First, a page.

In the early 1890s, Anne Marie Carl-Nielsen aligned with “The Free Exhibition,” a Danish artists’ association that mirrored the pan-European rebellion against conservative art institutions. The group included Harald and Agnes Slott-Møller—good friends of Skagen painters Anna and Michael Ancher—as well as Vilhelm Hammershøi and P.S. Krøyer, one of the most famous artists working in Scandinavia. Anne Marie was the group’s only sculptor; she exhibited frequently with them and soon became a permanent member.Through the association, Anne Marie befriended Anna Ancher, and in 1916 both women founded the Women Artists’ Society—a group of women artists who met frequently in Anne Marie’s studio to discuss art and the challenges they faced as women in the arts.
Throughout her career, Anne Marie perfected the portrayal of animal musculature, creating numerous sculptures of horses and calves that captured lifelike movements—a skill for which she became famous. Appropriately, Anne Marie’s greatest career achievement involved animal imagery: in 1908, a prestigious competition was announced to create an equestrian statue of the recently deceased King Christian IX of Denmark (1818–1906).
Despite her celebrity, she faced discrimination while vying for the prize: as a professor warned her, “even if you model like an angel, you won’t get it. A woman will not be allowed to make a monument.”¹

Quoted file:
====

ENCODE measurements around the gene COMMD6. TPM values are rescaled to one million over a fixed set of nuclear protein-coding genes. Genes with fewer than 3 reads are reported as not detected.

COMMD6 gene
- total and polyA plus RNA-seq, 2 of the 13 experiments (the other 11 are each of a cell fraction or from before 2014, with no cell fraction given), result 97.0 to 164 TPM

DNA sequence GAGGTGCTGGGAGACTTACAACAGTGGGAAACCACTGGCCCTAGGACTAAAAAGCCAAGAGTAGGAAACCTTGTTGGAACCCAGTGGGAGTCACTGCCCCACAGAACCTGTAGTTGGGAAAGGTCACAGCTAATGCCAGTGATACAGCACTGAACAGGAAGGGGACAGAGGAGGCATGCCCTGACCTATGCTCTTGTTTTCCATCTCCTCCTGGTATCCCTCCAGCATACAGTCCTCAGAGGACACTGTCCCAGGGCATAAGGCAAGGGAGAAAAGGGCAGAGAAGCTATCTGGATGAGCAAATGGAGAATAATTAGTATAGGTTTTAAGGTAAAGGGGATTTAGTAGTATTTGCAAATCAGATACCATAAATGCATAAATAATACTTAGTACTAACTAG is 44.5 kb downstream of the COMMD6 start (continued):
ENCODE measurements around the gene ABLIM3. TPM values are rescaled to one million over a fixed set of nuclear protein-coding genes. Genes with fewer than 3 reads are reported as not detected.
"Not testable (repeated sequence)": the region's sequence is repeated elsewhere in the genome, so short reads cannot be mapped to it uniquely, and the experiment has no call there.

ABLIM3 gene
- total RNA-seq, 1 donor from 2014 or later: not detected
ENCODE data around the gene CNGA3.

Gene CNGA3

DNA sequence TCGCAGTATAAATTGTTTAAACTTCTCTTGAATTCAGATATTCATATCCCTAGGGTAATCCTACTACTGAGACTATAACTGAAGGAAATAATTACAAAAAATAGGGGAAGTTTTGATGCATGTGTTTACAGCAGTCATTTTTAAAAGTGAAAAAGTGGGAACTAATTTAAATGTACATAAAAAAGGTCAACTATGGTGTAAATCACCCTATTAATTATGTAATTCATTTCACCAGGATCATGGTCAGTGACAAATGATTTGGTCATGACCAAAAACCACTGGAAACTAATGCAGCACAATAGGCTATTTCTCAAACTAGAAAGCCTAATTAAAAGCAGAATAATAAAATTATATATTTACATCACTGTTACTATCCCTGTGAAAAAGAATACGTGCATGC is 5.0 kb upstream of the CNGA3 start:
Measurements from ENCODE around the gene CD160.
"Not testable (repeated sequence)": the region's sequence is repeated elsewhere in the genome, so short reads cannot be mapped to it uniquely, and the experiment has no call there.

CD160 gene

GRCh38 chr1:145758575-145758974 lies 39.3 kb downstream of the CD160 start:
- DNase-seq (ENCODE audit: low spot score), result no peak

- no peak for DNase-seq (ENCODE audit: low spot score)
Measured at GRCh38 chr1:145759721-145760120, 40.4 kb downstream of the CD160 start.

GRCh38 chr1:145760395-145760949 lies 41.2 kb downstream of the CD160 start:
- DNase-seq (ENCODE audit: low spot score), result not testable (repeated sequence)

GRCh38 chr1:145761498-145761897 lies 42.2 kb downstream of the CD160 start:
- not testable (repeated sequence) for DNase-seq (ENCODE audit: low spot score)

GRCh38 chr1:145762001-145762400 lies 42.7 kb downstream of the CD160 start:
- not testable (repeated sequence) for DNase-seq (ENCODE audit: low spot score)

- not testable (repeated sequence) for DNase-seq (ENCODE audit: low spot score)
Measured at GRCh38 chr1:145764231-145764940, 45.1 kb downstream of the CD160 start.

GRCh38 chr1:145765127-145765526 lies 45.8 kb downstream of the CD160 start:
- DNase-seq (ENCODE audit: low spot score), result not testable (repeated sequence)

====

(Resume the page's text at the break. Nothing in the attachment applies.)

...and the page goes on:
Shockingly, Anne Marie won, becoming the first Danish woman to create an equestrian monument. She devoted the next 20 years to the sculpture, even renting a studio in Germany to study the specific type of German-bred horse the king rode.
The completed statue, which stands today on the grounds of Christiansborg Castle in Copenhagen, depicts the ruler seated on a handsome stallion whose sinuous pose vividly demonstrates the motion of slowing from a gallop. Anne Marie later created another equestrian statue to honor her husband, who died in 1931; the statue portrays a nude youth with Carl Nielsen’s features playing a pan flute while seated on a wingless Pegasus.
Among other important commissions, Anne Marie created three large doors for the Cathedral in Ribe, Denmark—a 12th century Romanesque structure that underwent a massive, 20-year restoration ending in 1904.
Anne Marie’s massive bronze doors are notable for their small-scale details, including the symbolic depictions of the four evangelists (a lion, an ox, an angel, and an eagle), and imaginative door handles that take the shape of shells, peacocks, and angels.
Nine years later, Anne Marie created a large monument on Ribe Castle Hill dedicated to Queen Dagmar—a 13th century Danish queen whose life, shrouded in myth, came to represent the qualities of an ideal Christian queen.
Upon her death in 1945, Anne Marie left behind a massive oeuvre and an inspirational reputation as a woman artist who deftly transcended gender boundaries. Her confident attitude regarding her career as a sculptor—once considered an exclusively masculine occupation—is nicely summarized in a response she gave to a critic who questioned her area of work: “This is not a question of man or woman. I am an artist.”²
—Raphael Fitzgerald is an art historian and researcher.
1. Holmen, G. (1984). Anne Marie Carl-Nielsen and Anne Marie Telmànyi: Mother and Daughter. Woman’s Art Journal, 5(2), p.30.
2. Holmen, G. (1984). Anne Marie Carl-Nielsen and Anne Marie Telmànyi: Mother and Daughter. Woman’s Art Journal, 5(2), p.31.